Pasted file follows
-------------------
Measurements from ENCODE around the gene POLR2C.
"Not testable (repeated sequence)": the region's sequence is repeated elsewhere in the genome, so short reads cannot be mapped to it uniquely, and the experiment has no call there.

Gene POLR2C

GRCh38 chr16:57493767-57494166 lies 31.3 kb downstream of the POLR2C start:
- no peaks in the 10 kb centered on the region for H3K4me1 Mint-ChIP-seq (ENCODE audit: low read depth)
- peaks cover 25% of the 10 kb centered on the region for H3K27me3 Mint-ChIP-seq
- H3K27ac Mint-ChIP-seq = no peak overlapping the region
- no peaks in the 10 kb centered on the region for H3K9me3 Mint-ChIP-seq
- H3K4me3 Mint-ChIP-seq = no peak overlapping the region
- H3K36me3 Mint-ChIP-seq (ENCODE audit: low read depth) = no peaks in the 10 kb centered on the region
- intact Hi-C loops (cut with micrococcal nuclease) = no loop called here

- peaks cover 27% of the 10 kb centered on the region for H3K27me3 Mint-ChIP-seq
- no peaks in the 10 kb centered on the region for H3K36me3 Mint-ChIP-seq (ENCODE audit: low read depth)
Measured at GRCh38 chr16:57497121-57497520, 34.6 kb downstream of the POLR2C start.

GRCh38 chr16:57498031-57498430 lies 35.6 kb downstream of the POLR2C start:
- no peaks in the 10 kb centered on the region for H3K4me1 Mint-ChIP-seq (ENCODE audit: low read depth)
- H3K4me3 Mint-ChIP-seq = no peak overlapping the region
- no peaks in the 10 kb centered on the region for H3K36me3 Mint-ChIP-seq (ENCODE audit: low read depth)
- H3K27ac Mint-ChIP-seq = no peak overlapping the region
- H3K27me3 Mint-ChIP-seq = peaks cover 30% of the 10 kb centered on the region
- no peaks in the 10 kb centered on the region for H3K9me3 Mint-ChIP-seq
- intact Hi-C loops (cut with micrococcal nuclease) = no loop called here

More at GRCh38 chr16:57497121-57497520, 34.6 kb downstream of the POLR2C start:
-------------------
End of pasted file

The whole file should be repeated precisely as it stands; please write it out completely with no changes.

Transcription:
Measurements from ENCODE around the gene POLR2C.
"Not testable (repeated sequence)": the region's sequence is repeated elsewhere in the genome, so short reads cannot be mapped to it uniquely, and the experiment has no call there.

Gene POLR2C

GRCh38 chr16:57493767-57494166 lies 31.3 kb downstream of the POLR2C start:
- no peaks in the 10 kb centered on the region for H3K4me1 Mint-ChIP-seq (ENCODE audit: low read depth)
- peaks cover 25% of the 10 kb centered on the region for H3K27me3 Mint-ChIP-seq
- H3K27ac Mint-ChIP-seq = no peak overlapping the region
- no peaks in the 10 kb centered on the region for H3K9me3 Mint-ChIP-seq
- H3K4me3 Mint-ChIP-seq = no peak overlapping the region
- H3K36me3 Mint-ChIP-seq (ENCODE audit: low read depth) = no peaks in the 10 kb centered on the region
- intact Hi-C loops (cut with micrococcal nuclease) = no loop called here

- peaks cover 27% of the 10 kb centered on the region for H3K27me3 Mint-ChIP-seq
- no peaks in the 10 kb centered on the region for H3K36me3 Mint-ChIP-seq (ENCODE audit: low read depth)
Measured at GRCh38 chr16:57497121-57497520, 34.6 kb downstream of the POLR2C start.

GRCh38 chr16:57498031-57498430 lies 35.6 kb downstream of the POLR2C start:
- no peaks in the 10 kb centered on the region for H3K4me1 Mint-ChIP-seq (ENCODE audit: low read depth)
- H3K4me3 Mint-ChIP-seq = no peak overlapping the region
- no peaks in the 10 kb centered on the region for H3K36me3 Mint-ChIP-seq (ENCODE audit: low read depth)
- H3K27ac Mint-ChIP-seq = no peak overlapping the region
- H3K27me3 Mint-ChIP-seq = peaks cover 30% of the 10 kb centered on the region
- no peaks in the 10 kb centered on the region for H3K9me3 Mint-ChIP-seq
- intact Hi-C loops (cut with micrococcal nuclease) = no loop called here

More at GRCh38 chr16:57497121-57497520, 34.6 kb downstream of the POLR2C start: